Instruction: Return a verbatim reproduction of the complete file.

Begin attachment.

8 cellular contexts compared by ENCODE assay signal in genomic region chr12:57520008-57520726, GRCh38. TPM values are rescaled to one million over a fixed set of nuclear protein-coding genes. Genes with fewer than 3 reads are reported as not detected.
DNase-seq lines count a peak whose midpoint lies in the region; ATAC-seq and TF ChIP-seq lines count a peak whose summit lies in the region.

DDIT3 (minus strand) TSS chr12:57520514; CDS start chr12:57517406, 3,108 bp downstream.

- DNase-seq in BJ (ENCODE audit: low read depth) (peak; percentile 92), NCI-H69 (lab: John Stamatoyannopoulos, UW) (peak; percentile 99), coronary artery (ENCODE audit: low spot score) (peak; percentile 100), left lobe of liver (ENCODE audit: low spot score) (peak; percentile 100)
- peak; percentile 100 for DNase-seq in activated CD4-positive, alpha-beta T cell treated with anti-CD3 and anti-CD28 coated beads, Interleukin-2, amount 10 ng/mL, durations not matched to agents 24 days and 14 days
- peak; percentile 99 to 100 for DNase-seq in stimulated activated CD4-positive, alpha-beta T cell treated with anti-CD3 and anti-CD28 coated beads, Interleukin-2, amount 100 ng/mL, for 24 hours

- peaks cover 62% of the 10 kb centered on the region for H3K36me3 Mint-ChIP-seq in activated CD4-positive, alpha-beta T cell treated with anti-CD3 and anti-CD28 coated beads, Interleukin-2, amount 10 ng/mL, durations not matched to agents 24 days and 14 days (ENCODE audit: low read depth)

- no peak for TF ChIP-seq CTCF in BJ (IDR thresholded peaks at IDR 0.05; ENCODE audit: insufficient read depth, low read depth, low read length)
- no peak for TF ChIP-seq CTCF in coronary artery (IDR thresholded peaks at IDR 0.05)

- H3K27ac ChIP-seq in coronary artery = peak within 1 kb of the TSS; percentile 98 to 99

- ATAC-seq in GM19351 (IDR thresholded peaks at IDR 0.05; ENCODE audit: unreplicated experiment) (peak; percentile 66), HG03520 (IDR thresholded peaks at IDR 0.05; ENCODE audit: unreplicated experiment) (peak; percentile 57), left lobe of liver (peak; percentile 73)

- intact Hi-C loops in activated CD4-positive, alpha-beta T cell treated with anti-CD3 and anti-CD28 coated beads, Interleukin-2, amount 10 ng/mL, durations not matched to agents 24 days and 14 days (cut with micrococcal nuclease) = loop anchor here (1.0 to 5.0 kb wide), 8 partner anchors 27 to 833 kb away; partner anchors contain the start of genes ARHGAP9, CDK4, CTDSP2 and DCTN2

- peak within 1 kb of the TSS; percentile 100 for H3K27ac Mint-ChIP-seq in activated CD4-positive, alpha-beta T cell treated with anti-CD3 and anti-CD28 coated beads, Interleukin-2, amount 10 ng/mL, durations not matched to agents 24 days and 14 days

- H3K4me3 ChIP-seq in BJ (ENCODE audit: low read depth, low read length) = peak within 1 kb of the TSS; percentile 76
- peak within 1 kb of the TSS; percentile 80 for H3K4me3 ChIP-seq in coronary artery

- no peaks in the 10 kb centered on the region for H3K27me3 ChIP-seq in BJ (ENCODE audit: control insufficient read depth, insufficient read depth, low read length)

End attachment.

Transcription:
8 cellular contexts compared by ENCODE assay signal in genomic region chr12:57520008-57520726, GRCh38. TPM values are rescaled to one million over a fixed set of nuclear protein-coding genes. Genes with fewer than 3 reads are reported as not detected.
DNase-seq lines count a peak whose midpoint lies in the region; ATAC-seq and TF ChIP-seq lines count a peak whose summit lies in the region.

DDIT3 (minus strand) TSS chr12:57520514; CDS start chr12:57517406, 3,108 bp downstream.

- DNase-seq in BJ (ENCODE audit: low read depth) (peak; percentile 92), NCI-H69 (lab: John Stamatoyannopoulos, UW) (peak; percentile 99), coronary artery (ENCODE audit: low spot score) (peak; percentile 100), left lobe of liver (ENCODE audit: low spot score) (peak; percentile 100)
- peak; percentile 100 for DNase-seq in activated CD4-positive, alpha-beta T cell treated with anti-CD3 and anti-CD28 coated beads, Interleukin-2, amount 10 ng/mL, durations not matched to agents 24 days and 14 days
- peak; percentile 99 to 100 for DNase-seq in stimulated activated CD4-positive, alpha-beta T cell treated with anti-CD3 and anti-CD28 coated beads, Interleukin-2, amount 100 ng/mL, for 24 hours

- peaks cover 62% of the 10 kb centered on the region for H3K36me3 Mint-ChIP-seq in activated CD4-positive, alpha-beta T cell treated with anti-CD3 and anti-CD28 coated beads, Interleukin-2, amount 10 ng/mL, durations not matched to agents 24 days and 14 days (ENCODE audit: low read depth)

- no peak for TF ChIP-seq CTCF in BJ (IDR thresholded peaks at IDR 0.05; ENCODE audit: insufficient read depth, low read depth, low read length)
- no peak for TF ChIP-seq CTCF in coronary artery (IDR thresholded peaks at IDR 0.05)

- H3K27ac ChIP-seq in coronary artery = peak within 1 kb of the TSS; percentile 98 to 99

- ATAC-seq in GM19351 (IDR thresholded peaks at IDR 0.05; ENCODE audit: unreplicated experiment) (peak; percentile 66), HG03520 (IDR thresholded peaks at IDR 0.05; ENCODE audit: unreplicated experiment) (peak; percentile 57), left lobe of liver (peak; percentile 73)

- intact Hi-C loops in activated CD4-positive, alpha-beta T cell treated with anti-CD3 and anti-CD28 coated beads, Interleukin-2, amount 10 ng/mL, durations not matched to agents 24 days and 14 days (cut with micrococcal nuclease) = loop anchor here (1.0 to 5.0 kb wide), 8 partner anchors 27 to 833 kb away; partner anchors contain the start of genes ARHGAP9, CDK4, CTDSP2 and DCTN2

- peak within 1 kb of the TSS; percentile 100 for H3K27ac Mint-ChIP-seq in activated CD4-positive, alpha-beta T cell treated with anti-CD3 and anti-CD28 coated beads, Interleukin-2, amount 10 ng/mL, durations not matched to agents 24 days and 14 days

- H3K4me3 ChIP-seq in BJ (ENCODE audit: low read depth, low read length) = peak within 1 kb of the TSS; percentile 76
- peak within 1 kb of the TSS; percentile 80 for H3K4me3 ChIP-seq in coronary artery

- no peaks in the 10 kb centered on the region for H3K27me3 ChIP-seq in BJ (ENCODE audit: control insufficient read depth, insufficient read depth, low read length)